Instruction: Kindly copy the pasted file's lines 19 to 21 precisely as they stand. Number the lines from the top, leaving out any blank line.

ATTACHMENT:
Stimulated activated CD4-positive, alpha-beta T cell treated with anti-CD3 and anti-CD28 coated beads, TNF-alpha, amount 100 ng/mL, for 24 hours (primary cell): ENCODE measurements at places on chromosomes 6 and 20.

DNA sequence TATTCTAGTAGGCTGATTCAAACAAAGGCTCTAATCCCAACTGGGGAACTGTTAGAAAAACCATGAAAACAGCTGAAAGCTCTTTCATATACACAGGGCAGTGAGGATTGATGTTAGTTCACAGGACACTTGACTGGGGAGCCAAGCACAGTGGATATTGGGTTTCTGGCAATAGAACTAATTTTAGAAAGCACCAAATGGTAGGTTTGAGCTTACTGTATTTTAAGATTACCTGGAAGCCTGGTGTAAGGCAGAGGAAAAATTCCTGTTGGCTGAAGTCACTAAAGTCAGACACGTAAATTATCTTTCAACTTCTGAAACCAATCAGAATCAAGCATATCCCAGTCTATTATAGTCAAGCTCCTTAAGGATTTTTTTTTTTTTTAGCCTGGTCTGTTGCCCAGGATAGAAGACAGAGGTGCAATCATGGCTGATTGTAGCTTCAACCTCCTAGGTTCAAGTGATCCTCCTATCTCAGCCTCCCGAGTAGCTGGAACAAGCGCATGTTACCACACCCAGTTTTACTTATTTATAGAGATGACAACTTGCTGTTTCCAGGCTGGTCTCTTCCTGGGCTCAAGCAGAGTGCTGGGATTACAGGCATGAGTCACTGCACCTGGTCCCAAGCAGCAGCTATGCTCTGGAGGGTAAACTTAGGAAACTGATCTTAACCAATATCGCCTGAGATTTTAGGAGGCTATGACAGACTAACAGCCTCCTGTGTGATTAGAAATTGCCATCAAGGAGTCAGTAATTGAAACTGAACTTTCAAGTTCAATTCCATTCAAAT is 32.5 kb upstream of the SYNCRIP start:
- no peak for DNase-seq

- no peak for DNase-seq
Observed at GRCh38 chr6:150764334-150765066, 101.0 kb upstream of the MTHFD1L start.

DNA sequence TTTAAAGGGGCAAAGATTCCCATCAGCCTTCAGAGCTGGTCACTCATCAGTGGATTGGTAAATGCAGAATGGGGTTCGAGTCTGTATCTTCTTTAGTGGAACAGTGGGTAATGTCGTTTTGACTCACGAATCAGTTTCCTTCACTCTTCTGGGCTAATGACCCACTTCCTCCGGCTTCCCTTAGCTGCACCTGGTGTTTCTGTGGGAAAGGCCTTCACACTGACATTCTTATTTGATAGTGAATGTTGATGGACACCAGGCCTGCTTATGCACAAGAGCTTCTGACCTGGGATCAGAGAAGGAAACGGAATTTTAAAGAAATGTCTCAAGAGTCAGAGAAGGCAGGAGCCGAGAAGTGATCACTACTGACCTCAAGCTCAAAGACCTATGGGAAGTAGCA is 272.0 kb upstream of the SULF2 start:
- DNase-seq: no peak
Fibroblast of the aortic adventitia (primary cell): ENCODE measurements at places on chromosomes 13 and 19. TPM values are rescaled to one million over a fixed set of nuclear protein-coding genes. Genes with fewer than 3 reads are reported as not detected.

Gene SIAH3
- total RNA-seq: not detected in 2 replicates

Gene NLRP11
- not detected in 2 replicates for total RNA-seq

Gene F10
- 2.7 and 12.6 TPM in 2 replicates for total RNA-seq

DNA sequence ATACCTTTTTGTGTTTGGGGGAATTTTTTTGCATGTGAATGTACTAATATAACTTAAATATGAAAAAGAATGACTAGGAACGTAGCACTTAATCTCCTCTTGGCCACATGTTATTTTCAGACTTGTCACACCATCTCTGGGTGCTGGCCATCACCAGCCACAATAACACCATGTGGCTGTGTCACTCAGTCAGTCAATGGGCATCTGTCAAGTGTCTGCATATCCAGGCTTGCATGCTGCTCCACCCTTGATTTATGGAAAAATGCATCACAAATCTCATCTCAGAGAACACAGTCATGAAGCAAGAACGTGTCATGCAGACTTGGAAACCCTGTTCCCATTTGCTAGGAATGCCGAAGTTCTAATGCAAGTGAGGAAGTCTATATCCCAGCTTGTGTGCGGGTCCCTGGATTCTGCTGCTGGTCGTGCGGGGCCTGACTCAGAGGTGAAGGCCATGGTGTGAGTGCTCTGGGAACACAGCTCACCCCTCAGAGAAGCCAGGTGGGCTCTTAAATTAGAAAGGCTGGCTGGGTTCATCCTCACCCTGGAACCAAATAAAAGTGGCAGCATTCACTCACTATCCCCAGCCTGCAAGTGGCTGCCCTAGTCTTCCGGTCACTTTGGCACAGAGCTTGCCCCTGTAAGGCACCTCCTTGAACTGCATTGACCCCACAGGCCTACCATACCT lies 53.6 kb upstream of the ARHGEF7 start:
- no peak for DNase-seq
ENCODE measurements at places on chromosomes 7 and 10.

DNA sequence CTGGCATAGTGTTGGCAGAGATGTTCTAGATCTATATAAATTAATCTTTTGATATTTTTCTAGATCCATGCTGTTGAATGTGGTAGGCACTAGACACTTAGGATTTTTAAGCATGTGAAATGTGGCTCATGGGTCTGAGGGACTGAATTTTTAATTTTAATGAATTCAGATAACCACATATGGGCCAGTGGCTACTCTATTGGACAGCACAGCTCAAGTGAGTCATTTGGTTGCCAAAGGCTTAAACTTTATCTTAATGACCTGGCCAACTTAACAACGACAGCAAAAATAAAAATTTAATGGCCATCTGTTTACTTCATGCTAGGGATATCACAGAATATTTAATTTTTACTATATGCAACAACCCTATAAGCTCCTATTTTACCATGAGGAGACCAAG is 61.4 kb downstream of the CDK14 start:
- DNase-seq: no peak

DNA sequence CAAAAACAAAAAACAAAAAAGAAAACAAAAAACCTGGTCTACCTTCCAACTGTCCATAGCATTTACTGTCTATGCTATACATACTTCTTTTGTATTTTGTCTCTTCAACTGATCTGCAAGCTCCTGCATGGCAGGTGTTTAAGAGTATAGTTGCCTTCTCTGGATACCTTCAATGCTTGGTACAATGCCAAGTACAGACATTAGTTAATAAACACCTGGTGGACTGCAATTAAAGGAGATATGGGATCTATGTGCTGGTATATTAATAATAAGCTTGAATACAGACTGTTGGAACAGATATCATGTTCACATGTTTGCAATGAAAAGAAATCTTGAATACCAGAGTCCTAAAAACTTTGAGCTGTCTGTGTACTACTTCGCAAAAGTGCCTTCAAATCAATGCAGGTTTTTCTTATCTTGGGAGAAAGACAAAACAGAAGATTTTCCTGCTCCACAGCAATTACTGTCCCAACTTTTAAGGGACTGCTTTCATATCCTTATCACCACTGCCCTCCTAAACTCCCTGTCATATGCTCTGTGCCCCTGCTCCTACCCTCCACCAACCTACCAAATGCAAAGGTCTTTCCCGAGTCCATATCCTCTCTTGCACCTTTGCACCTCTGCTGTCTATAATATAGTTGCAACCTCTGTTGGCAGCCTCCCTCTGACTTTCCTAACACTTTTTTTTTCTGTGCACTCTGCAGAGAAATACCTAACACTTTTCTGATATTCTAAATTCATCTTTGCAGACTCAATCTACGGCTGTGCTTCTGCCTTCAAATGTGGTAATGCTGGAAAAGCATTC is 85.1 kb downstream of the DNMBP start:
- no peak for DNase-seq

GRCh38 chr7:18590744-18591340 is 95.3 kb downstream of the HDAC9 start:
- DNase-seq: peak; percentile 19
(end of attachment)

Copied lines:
- DNase-seq: no peak

DNA sequence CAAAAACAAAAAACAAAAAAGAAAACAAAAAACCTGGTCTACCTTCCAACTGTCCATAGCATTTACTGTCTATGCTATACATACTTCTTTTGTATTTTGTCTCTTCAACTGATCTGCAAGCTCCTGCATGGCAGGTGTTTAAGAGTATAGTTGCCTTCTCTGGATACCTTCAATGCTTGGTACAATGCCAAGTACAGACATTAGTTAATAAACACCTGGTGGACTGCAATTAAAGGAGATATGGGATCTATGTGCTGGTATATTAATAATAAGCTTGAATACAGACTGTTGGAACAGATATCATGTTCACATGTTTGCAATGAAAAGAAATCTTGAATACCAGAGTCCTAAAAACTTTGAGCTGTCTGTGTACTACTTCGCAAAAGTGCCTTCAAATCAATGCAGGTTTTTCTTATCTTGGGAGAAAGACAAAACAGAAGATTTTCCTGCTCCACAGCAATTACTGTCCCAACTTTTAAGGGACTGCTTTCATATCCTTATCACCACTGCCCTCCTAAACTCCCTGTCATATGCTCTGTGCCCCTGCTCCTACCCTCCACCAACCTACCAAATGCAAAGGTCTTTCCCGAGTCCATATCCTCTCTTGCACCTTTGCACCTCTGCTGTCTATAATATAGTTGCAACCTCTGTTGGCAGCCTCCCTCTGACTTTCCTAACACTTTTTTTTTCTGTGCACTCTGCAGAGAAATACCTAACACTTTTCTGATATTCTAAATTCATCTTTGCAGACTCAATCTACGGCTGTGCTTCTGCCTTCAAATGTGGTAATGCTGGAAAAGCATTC is 85.1 kb downstream of the DNMBP start:
- no peak for DNase-seq